Yomiuri on December 23 covered the failure to enforce the Security Council deadline to send back North Korean workers, blaming China and Russia, which only a week before had called on the council to allow those workers to remain and to work. Pointing to Liaoning province, where groups of 10-30 women work in electronics parts assembly, fisheries, and textiles, the article asserted that they come on short-term but renewable visas for cultural exchanges and tourism and then work for low wages. While at least 23,000 of about 100,000 North Korean laborers had been sent back from various countries, and China had reported in March that half of its 50,000 laborers had gone back while Russia’s total had dropped from 30,000 to 11,000, the article found evidence that through subterfuges China and Russia were still using these workers, as on student visas in Vladivostok, allowing funds to go to developing North Korean weapons. Another Yomiuri article that day gave the testimony of North Korean workers in Russia about unofficial, second jobs, income they had to share with their government, bribes, and the sharp rise in 2019 of student visas, which would permit working even if illegal according to the UN.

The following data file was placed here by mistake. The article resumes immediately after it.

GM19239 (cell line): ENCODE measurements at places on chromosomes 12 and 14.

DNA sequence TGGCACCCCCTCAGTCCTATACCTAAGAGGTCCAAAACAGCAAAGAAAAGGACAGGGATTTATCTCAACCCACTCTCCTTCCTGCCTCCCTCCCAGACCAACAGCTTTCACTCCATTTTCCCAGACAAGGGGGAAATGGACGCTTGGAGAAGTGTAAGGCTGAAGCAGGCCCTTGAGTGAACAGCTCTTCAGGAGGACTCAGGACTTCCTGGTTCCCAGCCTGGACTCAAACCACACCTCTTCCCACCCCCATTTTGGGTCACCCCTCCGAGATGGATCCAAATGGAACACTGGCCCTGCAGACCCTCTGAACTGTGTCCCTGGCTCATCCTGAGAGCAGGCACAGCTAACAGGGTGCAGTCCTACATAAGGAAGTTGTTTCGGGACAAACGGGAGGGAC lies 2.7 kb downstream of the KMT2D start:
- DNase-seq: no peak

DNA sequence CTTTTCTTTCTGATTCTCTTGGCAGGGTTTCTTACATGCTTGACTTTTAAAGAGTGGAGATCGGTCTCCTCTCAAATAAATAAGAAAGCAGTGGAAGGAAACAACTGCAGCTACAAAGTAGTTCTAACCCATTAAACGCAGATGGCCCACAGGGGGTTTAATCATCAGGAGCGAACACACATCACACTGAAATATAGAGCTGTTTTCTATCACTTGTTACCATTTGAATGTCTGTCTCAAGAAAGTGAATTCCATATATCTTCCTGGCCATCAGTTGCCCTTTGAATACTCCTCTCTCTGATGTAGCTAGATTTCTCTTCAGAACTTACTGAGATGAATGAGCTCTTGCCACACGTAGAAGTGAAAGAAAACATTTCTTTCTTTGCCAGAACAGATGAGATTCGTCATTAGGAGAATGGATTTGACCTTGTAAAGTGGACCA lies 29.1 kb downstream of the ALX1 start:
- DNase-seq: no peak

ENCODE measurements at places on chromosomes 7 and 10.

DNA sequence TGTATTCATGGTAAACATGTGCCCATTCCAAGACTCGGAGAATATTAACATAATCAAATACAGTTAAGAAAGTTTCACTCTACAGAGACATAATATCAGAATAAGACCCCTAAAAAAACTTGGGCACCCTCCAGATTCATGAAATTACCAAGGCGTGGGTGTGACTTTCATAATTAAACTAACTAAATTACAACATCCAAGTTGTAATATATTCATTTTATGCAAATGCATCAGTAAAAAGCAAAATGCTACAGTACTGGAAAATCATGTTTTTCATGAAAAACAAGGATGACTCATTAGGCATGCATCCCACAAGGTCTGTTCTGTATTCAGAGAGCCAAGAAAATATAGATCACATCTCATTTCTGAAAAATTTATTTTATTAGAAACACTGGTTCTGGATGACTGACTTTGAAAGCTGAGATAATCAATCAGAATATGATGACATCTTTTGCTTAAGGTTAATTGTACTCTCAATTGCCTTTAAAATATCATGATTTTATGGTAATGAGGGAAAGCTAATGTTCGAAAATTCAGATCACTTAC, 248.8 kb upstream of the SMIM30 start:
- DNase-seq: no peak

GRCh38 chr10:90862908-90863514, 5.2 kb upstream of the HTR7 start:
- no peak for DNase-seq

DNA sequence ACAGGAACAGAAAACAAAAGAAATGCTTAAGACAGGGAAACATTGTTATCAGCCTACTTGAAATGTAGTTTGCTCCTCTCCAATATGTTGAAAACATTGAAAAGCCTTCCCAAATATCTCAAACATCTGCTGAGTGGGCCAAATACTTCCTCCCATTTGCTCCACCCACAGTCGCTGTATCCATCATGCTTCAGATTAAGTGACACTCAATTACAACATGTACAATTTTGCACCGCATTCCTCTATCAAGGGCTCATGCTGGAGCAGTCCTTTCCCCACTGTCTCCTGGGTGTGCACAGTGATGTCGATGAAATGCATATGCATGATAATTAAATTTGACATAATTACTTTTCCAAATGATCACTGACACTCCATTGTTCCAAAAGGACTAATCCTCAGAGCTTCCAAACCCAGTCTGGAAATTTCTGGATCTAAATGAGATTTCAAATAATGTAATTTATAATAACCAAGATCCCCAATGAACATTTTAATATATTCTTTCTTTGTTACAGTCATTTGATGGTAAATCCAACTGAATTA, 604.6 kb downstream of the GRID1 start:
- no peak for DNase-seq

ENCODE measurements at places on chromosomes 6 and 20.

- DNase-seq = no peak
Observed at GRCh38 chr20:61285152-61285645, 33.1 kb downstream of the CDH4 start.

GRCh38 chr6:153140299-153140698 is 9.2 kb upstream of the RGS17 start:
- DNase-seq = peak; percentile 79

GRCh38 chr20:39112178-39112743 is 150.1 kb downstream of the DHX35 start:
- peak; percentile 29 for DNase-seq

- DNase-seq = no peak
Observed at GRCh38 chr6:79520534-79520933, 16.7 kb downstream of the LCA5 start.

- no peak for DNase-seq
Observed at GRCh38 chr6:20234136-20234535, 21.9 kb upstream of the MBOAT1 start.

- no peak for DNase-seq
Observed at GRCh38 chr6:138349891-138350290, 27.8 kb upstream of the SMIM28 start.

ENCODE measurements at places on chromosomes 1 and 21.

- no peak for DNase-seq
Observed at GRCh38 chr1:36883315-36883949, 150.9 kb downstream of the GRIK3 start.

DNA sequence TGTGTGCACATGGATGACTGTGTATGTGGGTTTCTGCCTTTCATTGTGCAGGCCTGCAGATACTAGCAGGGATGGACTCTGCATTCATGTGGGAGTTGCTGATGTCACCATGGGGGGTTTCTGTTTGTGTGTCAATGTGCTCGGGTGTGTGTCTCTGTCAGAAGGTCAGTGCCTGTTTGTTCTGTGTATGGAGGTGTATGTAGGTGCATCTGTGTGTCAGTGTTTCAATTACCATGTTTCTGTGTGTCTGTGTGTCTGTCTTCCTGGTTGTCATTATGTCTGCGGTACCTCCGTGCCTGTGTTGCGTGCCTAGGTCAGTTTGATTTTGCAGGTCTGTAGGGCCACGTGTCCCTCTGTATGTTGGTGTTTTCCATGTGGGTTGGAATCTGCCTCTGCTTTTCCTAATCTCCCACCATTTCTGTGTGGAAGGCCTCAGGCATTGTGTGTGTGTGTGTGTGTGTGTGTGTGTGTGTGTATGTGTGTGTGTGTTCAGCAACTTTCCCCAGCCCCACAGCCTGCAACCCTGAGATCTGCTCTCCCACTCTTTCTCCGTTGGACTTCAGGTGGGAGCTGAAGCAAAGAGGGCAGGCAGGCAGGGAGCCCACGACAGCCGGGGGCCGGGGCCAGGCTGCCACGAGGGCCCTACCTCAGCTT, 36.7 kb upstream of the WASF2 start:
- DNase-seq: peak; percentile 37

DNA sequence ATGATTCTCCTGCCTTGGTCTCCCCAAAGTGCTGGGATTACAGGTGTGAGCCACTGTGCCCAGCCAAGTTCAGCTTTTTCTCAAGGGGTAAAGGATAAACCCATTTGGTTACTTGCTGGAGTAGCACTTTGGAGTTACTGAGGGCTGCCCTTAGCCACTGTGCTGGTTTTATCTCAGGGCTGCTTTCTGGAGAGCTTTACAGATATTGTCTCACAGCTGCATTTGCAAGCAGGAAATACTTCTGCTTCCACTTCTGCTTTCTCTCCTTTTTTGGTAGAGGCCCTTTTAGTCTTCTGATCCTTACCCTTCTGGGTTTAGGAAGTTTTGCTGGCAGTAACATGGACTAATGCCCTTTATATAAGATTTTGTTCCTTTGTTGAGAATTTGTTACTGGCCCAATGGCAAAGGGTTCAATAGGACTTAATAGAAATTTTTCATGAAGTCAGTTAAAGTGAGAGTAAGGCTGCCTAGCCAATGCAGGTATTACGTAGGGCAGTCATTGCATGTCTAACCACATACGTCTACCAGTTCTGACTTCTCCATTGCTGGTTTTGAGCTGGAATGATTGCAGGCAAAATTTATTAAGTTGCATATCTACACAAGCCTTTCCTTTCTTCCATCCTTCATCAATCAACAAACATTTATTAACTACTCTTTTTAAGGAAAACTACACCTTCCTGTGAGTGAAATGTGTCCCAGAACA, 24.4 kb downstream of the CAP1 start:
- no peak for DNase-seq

Other newspapers covered the same story. Tokyo Shimbun on December 22 focused on the border city of Dandong, where Chinese workers continue to work, arguing that when US talks with North Korea reached an impasse in 2019 China boosted its presence supporting the North. Asahi the next day covered the return of workers from Vladivostok, who exchanged rubles for dollars before boarding a flight, as more North Korean flights were added to accommodate the rush to return. The adjacent articles paint a different picture for China, allowing continued work on non-work visas for tourism and study and describing workers in Jilin province returning to the North in the morning and then crossing the Yalu by bus to go back to China in the afternoon. As many as 20 buses with 500 workers in a single day are observed. Given China’s veto power, methods are limited to stop these violations of a Security Council regulation. The paper notes too how after the North’s GDP fell in 2018 by 4 percent, China has prevented a crisis, notably after Xi Jinping’s visit in June 2019 by expanding food assistance and tourism to the North, while boosting trade. On the surface, North Korea is running a large trade deficit, but both smuggling and the boom in Chinese visitors in 2019 has made the difference.